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April 18, 2015

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State workers to say bye-bye to furloughs in July 2014

Updated Tuesday, April 2, 2013 | 12:45 p.m.

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Brian Sandoval

State employees will no longer have to take unpaid furlough days, starting in July 2014, Gov. Brian Sandoval said.

The governor’s original budget provided for decreasing furlough days from six to three per year for the next two years.

Now, Sandoval’s $12 million plan calls for three furlough days between July 1 and June 30, 2014, and no furlough days between July 1, 2014, and June 30, 2015.

That means state employees will work and collect pay for nine more days than they worked under the current two-year state budget.

“You and your fellow state employees have continuously done more with less while serving our fellow citizens with dignity and respect,” Sandoval said in an email to state employees yesterday. “I am pleased that we are able to recognize your service and sacrifice by eliminating furloughs completely beginning in (fiscal year) FY15.”

In addition to the $12 million to end furloughs by July 2014, Sandoval also announced on Monday that he plans to add $25 million to early education over the next two years, with $10 million for full-day kindergarten programs and $15 million for English language learner programs.

That money comes from lower-than-projected employee medical costs in the Distributive School Account, lower-than-projected Medicaid caseloads and a higher-than-projected federal Medicaid match.

Although the state’s Medicaid program is set to expand under federal health care provisions, the federal government plans to pay for the first few years of that expansion.

The federal government also increases the amount of money it gives to states for Medicaid, the health program for the poor and disabled, when the average income drops in a state.

Sandoval explained in his letter to state employees that he was able to eliminate furlough days via “cost efficiencies and reduced costs in services” that include reduced Medicaid caseloads, a higher-than-projected Medicaid match and a reduction in medical costs for state employees.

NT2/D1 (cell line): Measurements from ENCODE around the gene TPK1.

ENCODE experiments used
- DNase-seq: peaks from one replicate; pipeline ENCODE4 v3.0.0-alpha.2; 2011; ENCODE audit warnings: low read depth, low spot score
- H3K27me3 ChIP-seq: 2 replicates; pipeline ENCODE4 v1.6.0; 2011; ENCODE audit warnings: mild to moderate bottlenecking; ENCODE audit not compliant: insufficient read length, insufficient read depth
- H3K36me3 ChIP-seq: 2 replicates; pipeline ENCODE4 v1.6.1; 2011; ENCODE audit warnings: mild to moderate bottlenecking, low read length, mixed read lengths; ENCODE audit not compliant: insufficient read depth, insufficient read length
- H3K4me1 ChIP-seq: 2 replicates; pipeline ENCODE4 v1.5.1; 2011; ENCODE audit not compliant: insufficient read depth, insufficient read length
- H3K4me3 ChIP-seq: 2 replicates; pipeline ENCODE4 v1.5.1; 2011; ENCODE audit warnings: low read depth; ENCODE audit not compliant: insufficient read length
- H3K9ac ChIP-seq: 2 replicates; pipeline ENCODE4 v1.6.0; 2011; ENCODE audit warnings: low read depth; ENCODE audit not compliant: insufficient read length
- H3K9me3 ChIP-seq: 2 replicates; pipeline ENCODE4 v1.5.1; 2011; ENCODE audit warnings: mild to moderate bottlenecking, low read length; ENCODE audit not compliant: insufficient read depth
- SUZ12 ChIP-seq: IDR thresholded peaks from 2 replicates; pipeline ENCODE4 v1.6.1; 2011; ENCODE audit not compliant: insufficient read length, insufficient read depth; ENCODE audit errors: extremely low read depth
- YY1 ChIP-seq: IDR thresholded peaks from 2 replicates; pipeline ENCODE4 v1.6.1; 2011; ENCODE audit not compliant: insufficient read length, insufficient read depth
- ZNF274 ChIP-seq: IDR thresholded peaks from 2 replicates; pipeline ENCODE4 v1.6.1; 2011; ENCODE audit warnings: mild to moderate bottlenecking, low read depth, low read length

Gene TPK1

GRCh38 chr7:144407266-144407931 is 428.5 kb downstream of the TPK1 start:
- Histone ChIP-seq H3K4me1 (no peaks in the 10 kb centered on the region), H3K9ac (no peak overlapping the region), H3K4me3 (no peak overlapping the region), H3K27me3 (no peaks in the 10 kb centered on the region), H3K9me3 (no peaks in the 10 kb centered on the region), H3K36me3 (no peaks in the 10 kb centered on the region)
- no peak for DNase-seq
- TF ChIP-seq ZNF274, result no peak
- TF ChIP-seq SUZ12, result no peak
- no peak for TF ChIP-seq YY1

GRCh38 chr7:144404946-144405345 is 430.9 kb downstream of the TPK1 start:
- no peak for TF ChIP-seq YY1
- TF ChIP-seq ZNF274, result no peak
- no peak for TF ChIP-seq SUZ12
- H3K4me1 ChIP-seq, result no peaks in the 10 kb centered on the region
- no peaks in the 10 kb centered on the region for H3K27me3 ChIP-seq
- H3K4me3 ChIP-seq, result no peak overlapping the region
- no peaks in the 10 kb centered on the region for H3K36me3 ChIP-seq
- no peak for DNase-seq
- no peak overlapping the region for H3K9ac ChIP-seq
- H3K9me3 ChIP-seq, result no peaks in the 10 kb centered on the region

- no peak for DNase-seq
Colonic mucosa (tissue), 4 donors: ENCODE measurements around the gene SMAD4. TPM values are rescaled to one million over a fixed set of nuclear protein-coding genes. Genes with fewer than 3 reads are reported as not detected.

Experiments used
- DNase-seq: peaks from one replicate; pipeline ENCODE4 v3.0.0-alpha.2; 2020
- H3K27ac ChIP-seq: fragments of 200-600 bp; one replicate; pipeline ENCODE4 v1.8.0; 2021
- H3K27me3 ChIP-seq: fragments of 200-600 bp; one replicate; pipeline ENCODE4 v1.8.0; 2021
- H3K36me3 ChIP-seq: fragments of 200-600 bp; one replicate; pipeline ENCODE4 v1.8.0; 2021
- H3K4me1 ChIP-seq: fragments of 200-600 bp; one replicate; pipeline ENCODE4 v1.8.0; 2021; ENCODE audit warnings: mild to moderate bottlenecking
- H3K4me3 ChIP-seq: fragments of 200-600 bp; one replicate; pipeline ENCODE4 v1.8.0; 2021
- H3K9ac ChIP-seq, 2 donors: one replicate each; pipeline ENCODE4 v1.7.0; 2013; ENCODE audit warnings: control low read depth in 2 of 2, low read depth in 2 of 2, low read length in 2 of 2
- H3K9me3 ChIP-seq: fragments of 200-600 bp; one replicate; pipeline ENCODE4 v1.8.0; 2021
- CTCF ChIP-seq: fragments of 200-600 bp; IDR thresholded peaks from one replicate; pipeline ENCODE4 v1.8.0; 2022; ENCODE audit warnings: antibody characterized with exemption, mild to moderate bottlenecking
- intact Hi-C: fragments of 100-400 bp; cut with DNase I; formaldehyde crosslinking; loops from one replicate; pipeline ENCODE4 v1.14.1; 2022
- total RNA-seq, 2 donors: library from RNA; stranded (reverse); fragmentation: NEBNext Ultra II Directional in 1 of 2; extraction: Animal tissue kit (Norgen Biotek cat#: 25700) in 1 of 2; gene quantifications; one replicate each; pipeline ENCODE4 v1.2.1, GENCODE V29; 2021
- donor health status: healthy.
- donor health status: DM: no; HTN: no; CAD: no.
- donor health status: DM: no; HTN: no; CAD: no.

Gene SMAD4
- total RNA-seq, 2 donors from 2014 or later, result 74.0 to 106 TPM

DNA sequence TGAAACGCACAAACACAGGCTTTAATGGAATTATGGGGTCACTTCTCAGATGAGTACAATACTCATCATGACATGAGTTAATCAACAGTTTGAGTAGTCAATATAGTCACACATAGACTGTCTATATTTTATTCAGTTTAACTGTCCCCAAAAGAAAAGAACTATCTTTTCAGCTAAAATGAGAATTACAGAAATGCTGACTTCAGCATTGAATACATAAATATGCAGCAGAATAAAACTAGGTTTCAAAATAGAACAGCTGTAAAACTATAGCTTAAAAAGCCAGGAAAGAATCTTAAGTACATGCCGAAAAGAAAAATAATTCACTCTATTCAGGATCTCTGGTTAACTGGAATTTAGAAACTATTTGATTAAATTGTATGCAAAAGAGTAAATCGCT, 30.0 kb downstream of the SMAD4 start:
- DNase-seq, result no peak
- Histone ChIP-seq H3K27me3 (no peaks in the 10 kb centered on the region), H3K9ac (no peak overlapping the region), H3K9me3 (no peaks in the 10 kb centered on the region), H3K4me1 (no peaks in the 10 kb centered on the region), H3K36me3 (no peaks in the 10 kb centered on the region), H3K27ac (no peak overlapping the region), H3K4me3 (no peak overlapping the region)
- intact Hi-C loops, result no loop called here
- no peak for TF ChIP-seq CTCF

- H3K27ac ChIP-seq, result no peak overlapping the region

Lesley Henrie, a spokeswoman from the state’s budget office, said Nevada was able to renegotiate Medicaid administrative costs to get the federal government to pay more.

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  1. Furloughs and pay cuts to state employees were the worst idea ever to try and combat the state's bad economy. Pulling money out of the hands of people who live here and spend that money in local businesses, buy local groceries, buy local gas, etc. only prolonged the financial pain. Raising taxes on foreign corporations who take mining profits OUT of Nevada, on the other hand, would have made more sense.

  2. All in all, this is good news, and I'm thankful for any pay restoration, and particularly thankful to have been able to remain employed when so many good friends and others have lost jobs. What is not as well known, though, is between the furloughs, pay cuts, and exorbitant raise in rates of public health insurance, some state workers took upwards of a 9% cut (or more) in take-home pay over the past few years. The restoration of furlough days will amount to about 2.4% restored after 2015. It is better than things staying as is, but a long way off from the amount of cuts state workers took.

  3. While the furloughs were managed reasonably well it was an UNCONSCIONABLE CHOICE that State employees took the hits while CITY, COUNTY, SD employees continued at their EXCESSIVE COMPENSATION LEVELS. We simply must revise the calculations on the Sales and Use Tax proceeds that excessively fund local government--many local gov. employees do the same work as State employees but at much higher pay, MUCH HIGHER. Can we get SOMETHING GOING THIS SESSION and get ALL employees to pay half of their PERS contributions?? Can we REQUIRE LABOR CONTRACTS to include useable options when tax revenue is limited and/or needs change. It's absolutely stupid that we K-12, feed, cloth, medicate hundreds of thousands of illegal parents, students, anchor babies while American workers and seniors go hungry, without meds, without period. And, we're paying for the handouts.